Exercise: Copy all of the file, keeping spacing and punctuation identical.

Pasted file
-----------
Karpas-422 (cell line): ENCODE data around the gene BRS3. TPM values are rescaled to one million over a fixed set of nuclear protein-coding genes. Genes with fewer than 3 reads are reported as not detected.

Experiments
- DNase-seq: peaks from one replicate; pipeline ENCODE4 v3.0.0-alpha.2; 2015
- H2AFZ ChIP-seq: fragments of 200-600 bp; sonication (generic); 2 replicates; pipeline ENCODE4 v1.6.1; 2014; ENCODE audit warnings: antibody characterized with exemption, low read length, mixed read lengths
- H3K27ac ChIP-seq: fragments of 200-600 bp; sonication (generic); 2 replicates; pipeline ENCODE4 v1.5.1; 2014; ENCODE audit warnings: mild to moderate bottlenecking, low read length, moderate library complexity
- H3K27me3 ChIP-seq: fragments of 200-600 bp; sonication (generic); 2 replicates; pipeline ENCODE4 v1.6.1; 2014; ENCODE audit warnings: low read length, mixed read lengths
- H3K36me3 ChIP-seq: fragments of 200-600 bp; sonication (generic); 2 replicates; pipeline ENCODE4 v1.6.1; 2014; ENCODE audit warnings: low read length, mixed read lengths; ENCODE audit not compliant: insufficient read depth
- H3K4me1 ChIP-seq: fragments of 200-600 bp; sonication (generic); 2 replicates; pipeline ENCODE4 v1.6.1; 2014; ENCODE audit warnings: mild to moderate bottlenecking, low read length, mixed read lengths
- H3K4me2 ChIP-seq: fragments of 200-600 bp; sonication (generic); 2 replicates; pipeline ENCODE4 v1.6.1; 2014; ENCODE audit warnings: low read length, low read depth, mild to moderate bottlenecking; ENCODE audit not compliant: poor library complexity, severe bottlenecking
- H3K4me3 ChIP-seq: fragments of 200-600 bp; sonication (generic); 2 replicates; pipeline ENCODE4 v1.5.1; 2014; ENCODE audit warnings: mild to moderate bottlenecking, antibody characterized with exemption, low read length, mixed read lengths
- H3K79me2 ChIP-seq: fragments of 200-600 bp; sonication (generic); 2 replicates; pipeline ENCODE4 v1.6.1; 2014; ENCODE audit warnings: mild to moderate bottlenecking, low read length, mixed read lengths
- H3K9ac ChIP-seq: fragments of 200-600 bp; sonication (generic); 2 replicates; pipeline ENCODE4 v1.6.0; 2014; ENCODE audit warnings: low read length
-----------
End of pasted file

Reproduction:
Karpas-422 (cell line): ENCODE data around the gene BRS3. TPM values are rescaled to one million over a fixed set of nuclear protein-coding genes. Genes with fewer than 3 reads are reported as not detected.

Experiments
- DNase-seq: peaks from one replicate; pipeline ENCODE4 v3.0.0-alpha.2; 2015
- H2AFZ ChIP-seq: fragments of 200-600 bp; sonication (generic); 2 replicates; pipeline ENCODE4 v1.6.1; 2014; ENCODE audit warnings: antibody characterized with exemption, low read length, mixed read lengths
- H3K27ac ChIP-seq: fragments of 200-600 bp; sonication (generic); 2 replicates; pipeline ENCODE4 v1.5.1; 2014; ENCODE audit warnings: mild to moderate bottlenecking, low read length, moderate library complexity
- H3K27me3 ChIP-seq: fragments of 200-600 bp; sonication (generic); 2 replicates; pipeline ENCODE4 v1.6.1; 2014; ENCODE audit warnings: low read length, mixed read lengths
- H3K36me3 ChIP-seq: fragments of 200-600 bp; sonication (generic); 2 replicates; pipeline ENCODE4 v1.6.1; 2014; ENCODE audit warnings: low read length, mixed read lengths; ENCODE audit not compliant: insufficient read depth
- H3K4me1 ChIP-seq: fragments of 200-600 bp; sonication (generic); 2 replicates; pipeline ENCODE4 v1.6.1; 2014; ENCODE audit warnings: mild to moderate bottlenecking, low read length, mixed read lengths
- H3K4me2 ChIP-seq: fragments of 200-600 bp; sonication (generic); 2 replicates; pipeline ENCODE4 v1.6.1; 2014; ENCODE audit warnings: low read length, low read depth, mild to moderate bottlenecking; ENCODE audit not compliant: poor library complexity, severe bottlenecking
- H3K4me3 ChIP-seq: fragments of 200-600 bp; sonication (generic); 2 replicates; pipeline ENCODE4 v1.5.1; 2014; ENCODE audit warnings: mild to moderate bottlenecking, antibody characterized with exemption, low read length, mixed read lengths
- H3K79me2 ChIP-seq: fragments of 200-600 bp; sonication (generic); 2 replicates; pipeline ENCODE4 v1.6.1; 2014; ENCODE audit warnings: mild to moderate bottlenecking, low read length, mixed read lengths
- H3K9ac ChIP-seq: fragments of 200-600 bp; sonication (generic); 2 replicates; pipeline ENCODE4 v1.6.0; 2014; ENCODE audit warnings: low read length